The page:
An epidemic is creeping across the face of the Earth, one that has nothing to do with bird flu, West Nile, or any other microbe in the news, but rather with a disorder that appears to affect the judgment of those afflicted and magnify their ambitions. It’s a uniquely 21st century technological manifestation known as…The Spaceport. Infected with enthusiasm for the new businesses promising to launch masses of humanity into space—Richard Branson’s Virgin Galactic, for example, has signed up as many as 1,000 passengers for an up-and-back trip—people have suggested building spaceports in places like Upham, New Mexico; Burns Flat, Oklahoma; Van Horn, Texas; Sheboygan, Wisconsin; Columbus, Ohio; and in Singapore, Sweden, Nova Scotia, and Australia. (For an interactive map, click here.)
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The forces behind spaceport fever include national, state, and local governments, crown princes, private investors, dot-com billionaires, regular billionaires, aerospace engineers, test pilots, former astronauts, rocket hobbyists, and space cadets of every stripe. All seem to believe that spaceports will be the hot new industry, the next biotech, a completely novel sector of commerce that will produce tall geysers of cold cash and bring jobs, rocket paparazzi, and throngs of deep-pocketed tourists, spectators, and assorted space-niks swarming into the spaceport’s neighborhood. In a scrubby patch of southern New Mexico, for example, a spaceport—Spaceport America—is poised to bring economic salvation to a state that ranks 39th in gross state product.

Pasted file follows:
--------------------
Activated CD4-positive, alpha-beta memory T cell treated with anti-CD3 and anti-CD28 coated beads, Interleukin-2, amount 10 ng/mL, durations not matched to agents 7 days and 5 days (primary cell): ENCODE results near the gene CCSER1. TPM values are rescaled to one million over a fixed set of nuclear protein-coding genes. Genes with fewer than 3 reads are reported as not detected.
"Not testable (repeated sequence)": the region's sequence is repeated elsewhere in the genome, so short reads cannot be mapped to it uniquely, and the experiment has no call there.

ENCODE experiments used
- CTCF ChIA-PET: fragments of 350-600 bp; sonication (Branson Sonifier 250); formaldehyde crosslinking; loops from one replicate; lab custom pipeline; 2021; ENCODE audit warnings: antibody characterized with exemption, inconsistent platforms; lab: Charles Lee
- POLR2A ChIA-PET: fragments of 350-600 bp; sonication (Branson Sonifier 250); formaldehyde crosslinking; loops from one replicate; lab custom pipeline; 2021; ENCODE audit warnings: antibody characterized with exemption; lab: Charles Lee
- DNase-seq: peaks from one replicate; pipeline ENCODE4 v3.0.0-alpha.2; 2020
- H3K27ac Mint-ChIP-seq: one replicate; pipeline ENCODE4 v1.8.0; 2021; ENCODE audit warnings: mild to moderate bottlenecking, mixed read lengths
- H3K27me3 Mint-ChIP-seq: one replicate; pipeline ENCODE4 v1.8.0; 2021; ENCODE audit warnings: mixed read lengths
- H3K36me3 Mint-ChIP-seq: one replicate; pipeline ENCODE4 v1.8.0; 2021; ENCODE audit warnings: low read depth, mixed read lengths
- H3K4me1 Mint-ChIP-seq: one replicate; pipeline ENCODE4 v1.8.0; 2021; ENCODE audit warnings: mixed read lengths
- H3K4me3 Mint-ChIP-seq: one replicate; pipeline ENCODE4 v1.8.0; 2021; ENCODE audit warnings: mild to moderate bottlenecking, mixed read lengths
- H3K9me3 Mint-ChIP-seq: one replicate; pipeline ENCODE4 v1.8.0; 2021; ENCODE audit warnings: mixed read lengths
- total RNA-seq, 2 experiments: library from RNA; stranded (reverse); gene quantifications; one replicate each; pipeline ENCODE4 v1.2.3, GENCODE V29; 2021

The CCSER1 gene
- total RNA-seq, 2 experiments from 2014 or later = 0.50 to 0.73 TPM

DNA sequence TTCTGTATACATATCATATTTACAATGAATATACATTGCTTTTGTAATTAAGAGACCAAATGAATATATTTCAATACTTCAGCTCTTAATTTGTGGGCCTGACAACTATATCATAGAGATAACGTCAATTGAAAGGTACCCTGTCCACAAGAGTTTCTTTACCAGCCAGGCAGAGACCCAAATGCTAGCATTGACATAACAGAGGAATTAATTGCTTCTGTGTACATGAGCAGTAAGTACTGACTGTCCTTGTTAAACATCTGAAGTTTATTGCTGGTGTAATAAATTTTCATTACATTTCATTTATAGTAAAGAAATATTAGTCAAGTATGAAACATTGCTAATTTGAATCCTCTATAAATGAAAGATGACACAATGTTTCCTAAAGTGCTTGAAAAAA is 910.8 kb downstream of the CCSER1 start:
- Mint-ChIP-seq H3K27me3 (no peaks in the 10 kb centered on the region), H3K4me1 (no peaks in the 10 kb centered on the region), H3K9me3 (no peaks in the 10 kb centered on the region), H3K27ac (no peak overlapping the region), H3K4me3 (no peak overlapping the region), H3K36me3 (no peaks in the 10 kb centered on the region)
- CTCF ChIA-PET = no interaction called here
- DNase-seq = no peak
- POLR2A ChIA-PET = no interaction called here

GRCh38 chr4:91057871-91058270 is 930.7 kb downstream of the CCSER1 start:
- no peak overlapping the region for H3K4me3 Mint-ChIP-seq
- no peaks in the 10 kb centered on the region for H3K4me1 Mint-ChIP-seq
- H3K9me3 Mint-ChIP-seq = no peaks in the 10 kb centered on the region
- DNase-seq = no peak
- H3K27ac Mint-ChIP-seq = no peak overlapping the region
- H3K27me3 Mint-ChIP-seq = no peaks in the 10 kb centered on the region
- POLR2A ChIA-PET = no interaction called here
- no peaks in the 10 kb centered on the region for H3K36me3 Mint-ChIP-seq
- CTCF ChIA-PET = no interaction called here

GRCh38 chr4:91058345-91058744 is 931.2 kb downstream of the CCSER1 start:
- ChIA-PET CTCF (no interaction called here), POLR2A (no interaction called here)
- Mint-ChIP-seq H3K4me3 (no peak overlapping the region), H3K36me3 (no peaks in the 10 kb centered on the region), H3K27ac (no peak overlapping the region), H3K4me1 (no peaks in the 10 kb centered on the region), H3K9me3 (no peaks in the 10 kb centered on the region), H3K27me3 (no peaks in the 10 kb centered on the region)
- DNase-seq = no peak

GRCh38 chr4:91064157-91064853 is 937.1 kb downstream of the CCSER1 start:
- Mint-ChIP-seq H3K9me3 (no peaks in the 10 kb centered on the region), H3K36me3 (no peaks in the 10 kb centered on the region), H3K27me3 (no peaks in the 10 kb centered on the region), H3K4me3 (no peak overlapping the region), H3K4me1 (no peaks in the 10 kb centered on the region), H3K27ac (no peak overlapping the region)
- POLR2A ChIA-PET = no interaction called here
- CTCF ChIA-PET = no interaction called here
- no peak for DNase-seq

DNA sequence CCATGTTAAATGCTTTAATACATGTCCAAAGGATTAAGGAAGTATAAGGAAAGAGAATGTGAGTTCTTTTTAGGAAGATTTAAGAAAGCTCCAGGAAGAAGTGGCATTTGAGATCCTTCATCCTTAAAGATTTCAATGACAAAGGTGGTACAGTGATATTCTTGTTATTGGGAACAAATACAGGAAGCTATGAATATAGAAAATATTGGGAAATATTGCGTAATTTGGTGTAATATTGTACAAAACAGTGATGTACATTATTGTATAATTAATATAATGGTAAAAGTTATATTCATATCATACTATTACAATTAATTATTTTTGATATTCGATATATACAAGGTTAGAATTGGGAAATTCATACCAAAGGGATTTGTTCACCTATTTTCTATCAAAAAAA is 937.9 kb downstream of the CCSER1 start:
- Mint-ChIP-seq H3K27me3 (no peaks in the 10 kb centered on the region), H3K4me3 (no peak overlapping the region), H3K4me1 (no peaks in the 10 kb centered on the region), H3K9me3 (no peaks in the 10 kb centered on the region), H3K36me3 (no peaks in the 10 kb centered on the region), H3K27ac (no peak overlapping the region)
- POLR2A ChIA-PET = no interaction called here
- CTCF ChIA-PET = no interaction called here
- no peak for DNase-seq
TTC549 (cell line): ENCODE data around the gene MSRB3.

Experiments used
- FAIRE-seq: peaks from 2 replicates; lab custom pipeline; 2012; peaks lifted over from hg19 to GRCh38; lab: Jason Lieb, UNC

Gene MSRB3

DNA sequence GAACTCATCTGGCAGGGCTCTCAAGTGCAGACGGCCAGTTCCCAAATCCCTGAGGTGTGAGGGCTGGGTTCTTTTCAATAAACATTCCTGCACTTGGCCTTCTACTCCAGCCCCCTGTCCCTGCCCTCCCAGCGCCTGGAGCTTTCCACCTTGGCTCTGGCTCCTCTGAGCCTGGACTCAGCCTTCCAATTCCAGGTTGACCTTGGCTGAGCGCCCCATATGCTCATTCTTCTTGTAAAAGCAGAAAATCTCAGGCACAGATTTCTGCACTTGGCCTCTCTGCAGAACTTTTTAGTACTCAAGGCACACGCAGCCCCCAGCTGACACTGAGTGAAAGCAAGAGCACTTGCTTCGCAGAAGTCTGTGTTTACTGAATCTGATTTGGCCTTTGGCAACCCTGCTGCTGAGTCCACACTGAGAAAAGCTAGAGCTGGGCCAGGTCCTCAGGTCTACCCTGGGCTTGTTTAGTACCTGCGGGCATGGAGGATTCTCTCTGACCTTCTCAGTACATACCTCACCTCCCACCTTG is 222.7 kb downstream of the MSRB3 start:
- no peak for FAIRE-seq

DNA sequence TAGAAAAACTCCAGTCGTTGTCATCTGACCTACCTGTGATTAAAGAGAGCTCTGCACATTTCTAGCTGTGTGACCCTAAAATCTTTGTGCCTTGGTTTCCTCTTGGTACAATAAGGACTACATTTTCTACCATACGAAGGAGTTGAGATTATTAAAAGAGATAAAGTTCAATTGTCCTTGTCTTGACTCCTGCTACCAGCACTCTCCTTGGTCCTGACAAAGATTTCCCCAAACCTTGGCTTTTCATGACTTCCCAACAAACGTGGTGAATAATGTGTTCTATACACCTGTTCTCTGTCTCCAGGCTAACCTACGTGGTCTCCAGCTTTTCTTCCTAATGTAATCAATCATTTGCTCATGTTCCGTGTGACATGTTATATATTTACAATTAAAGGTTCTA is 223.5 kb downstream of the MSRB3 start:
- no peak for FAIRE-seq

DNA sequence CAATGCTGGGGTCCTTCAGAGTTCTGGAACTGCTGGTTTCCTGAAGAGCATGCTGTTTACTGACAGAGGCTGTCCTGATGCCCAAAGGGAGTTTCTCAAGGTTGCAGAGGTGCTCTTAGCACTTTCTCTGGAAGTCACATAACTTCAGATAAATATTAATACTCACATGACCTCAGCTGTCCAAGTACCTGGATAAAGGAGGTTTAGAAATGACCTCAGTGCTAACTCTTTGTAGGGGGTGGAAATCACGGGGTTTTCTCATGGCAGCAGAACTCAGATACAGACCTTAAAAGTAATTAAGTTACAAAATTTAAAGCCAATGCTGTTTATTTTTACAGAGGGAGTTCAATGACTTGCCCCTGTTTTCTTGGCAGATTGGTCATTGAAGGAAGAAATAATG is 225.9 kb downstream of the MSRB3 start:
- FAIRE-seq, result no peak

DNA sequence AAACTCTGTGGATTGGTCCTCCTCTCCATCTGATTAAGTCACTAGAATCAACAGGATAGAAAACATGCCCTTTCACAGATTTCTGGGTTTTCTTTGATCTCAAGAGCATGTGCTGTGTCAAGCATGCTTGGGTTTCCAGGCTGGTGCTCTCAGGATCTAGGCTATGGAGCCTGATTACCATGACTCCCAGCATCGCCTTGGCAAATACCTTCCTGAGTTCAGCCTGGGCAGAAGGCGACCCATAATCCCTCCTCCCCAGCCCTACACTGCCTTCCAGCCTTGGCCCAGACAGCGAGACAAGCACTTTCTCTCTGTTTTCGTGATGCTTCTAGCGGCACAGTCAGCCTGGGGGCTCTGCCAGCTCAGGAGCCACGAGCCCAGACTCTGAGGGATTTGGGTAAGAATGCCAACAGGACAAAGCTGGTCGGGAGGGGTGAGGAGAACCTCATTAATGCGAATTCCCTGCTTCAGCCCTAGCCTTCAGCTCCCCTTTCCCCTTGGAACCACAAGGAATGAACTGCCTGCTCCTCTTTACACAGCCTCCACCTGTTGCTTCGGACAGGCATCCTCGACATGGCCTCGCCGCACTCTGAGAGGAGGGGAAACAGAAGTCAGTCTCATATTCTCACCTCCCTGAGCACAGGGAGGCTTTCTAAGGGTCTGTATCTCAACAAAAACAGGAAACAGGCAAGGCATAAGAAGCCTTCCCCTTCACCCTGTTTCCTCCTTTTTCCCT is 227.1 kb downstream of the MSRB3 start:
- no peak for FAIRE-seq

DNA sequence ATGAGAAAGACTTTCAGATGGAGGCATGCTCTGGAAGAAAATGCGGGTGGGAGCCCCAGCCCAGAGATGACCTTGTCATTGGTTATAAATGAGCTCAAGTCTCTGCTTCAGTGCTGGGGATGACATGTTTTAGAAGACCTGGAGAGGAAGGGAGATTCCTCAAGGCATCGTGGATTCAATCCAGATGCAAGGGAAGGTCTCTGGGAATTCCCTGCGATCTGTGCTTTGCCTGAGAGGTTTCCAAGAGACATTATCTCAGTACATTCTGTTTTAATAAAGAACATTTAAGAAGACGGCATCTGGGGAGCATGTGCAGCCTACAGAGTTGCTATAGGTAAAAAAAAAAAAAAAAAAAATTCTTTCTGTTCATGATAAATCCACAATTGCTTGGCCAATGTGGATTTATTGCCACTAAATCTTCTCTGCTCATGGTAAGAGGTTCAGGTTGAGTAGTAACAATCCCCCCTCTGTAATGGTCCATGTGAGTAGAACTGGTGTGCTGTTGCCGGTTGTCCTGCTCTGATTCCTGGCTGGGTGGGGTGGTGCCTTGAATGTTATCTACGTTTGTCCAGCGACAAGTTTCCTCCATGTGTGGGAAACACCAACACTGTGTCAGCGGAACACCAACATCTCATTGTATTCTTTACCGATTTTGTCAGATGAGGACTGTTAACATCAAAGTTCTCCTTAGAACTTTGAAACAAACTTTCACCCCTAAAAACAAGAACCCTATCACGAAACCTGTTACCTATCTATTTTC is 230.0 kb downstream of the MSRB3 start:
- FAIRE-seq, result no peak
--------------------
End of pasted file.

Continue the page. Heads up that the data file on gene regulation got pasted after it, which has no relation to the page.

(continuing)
“Potentially it’s 6,000 jobs,” said New Mexico governor (and now presidential candidate) Bill Richardson last year. “The potential for tourism, for jobs, for new technologies moving into New Mexico is huge.”
It was Richardson himself who was responsible for bringing Virgin Galactic to the state as Spaceport America’s anchor tenant—a feat akin to getting Microsoft to move to Santa Fe, perhaps, except for the minor detail that Virgin Galactic had, at that point, no operational spacecraft in the stable and wouldn’t for some time.
Jerry Larson, president of UP (pronounced up!) Aerospace, another Spaceport America tenant, is also bullish on the spaceport’s future. “There’s this huge market waiting there,” Larson told the Rocky Mountain News last September. “It’s a multibillion-dollar industry waiting to be birthed.”
Admittedly, in the case of New Mexico’s spaceport, a few skeptics were lurking in the wings, people whose somewhat more jaundiced visions were not of spaceports but of space pork. In 2005, the New Mexico legislature appropriated $100 million of the estimated $225 million required for spaceport construction, but state senator John Grubesic wasn’t having any of it. “This is your classic Old West story of your snake-oil salesman who comes to the dying town promising to revitalize it,” he said in the San Francisco Chronicle. “Unfortunately, people have bought it, hook, line, and sinker.”
(The “dying town” in this case could well be Truth or Consequences [née Hot Springs], about 30 miles west of the spaceport, population 7,289. That this gritty little village, composed mainly of gas stations, Mexican restaurants, saloons, Mexican restaurants, laundromats, and Mexican restaurants, could use some major revitalization was beyond doubt.)
But for all the P.T. Barnum hucksterism around it, it’s not as if the spaceport-to-riches scenario were built on nothing but dreams. On October 4, 2004, Burt Rutan’s SpaceShipOne won the $10 million Ansari X Prize, thereby demonstrating that private companies could launch humans into space. The week before the winning flight, Rutan and Richard Branson announced a deal whereby Rutan would license the SpaceShipOne technology to Branson for a new company, Virgin Galactic, that would take paying passengers on flights into space—to an altitude of 60 miles. A spate of other companies immediately announced similar plans but without proven technology to back them up (see “Go Ballistic!” Feb./Mar. 2006).